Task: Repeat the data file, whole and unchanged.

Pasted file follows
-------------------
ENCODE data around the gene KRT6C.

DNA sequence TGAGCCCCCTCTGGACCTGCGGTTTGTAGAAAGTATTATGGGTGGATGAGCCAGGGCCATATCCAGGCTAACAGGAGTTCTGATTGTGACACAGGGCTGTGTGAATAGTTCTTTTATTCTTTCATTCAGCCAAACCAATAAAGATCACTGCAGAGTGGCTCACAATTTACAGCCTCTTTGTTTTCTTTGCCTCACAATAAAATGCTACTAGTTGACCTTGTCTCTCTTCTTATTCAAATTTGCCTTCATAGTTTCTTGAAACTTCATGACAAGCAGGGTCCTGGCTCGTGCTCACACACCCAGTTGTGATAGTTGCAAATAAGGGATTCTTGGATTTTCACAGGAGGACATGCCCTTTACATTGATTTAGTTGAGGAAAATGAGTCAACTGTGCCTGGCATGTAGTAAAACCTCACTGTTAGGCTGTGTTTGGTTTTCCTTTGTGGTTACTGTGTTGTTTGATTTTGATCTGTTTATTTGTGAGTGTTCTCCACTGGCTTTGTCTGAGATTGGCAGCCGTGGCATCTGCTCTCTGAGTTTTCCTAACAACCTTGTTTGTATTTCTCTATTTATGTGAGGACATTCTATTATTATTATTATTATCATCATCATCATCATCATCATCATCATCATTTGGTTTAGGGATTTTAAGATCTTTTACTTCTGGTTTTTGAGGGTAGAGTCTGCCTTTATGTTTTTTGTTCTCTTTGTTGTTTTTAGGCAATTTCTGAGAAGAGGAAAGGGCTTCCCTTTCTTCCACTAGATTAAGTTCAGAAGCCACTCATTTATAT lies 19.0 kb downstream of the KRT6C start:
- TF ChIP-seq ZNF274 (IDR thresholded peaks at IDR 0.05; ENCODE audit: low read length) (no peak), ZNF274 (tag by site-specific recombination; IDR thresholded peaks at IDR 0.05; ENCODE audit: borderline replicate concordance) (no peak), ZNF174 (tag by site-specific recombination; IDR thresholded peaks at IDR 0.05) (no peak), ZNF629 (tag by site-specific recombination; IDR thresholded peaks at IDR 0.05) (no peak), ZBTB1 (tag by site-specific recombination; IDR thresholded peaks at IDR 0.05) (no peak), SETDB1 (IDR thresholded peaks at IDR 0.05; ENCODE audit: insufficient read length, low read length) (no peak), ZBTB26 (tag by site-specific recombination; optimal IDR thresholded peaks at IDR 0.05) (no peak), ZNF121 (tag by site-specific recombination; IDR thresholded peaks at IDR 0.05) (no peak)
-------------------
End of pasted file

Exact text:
ENCODE data around the gene KRT6C.

DNA sequence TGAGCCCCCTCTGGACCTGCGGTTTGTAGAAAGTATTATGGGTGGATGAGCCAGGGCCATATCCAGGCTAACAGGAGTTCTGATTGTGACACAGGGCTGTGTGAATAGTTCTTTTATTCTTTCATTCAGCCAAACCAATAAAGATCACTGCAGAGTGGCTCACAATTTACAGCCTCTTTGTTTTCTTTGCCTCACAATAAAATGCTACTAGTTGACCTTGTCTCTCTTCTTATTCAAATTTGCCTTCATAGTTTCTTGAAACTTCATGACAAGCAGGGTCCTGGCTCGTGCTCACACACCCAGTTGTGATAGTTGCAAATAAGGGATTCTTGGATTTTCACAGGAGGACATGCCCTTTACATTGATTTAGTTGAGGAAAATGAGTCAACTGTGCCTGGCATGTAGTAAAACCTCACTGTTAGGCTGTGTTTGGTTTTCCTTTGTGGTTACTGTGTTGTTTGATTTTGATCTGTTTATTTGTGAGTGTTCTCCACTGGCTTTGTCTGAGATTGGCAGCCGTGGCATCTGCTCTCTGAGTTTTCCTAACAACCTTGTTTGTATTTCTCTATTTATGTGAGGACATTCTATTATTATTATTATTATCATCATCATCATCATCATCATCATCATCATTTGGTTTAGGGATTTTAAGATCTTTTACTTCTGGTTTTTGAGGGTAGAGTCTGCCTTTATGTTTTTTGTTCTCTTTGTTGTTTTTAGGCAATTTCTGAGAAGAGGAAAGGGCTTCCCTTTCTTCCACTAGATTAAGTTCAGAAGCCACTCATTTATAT lies 19.0 kb downstream of the KRT6C start:
- TF ChIP-seq ZNF274 (IDR thresholded peaks at IDR 0.05; ENCODE audit: low read length) (no peak), ZNF274 (tag by site-specific recombination; IDR thresholded peaks at IDR 0.05; ENCODE audit: borderline replicate concordance) (no peak), ZNF174 (tag by site-specific recombination; IDR thresholded peaks at IDR 0.05) (no peak), ZNF629 (tag by site-specific recombination; IDR thresholded peaks at IDR 0.05) (no peak), ZBTB1 (tag by site-specific recombination; IDR thresholded peaks at IDR 0.05) (no peak), SETDB1 (IDR thresholded peaks at IDR 0.05; ENCODE audit: insufficient read length, low read length) (no peak), ZBTB26 (tag by site-specific recombination; optimal IDR thresholded peaks at IDR 0.05) (no peak), ZNF121 (tag by site-specific recombination; IDR thresholded peaks at IDR 0.05) (no peak)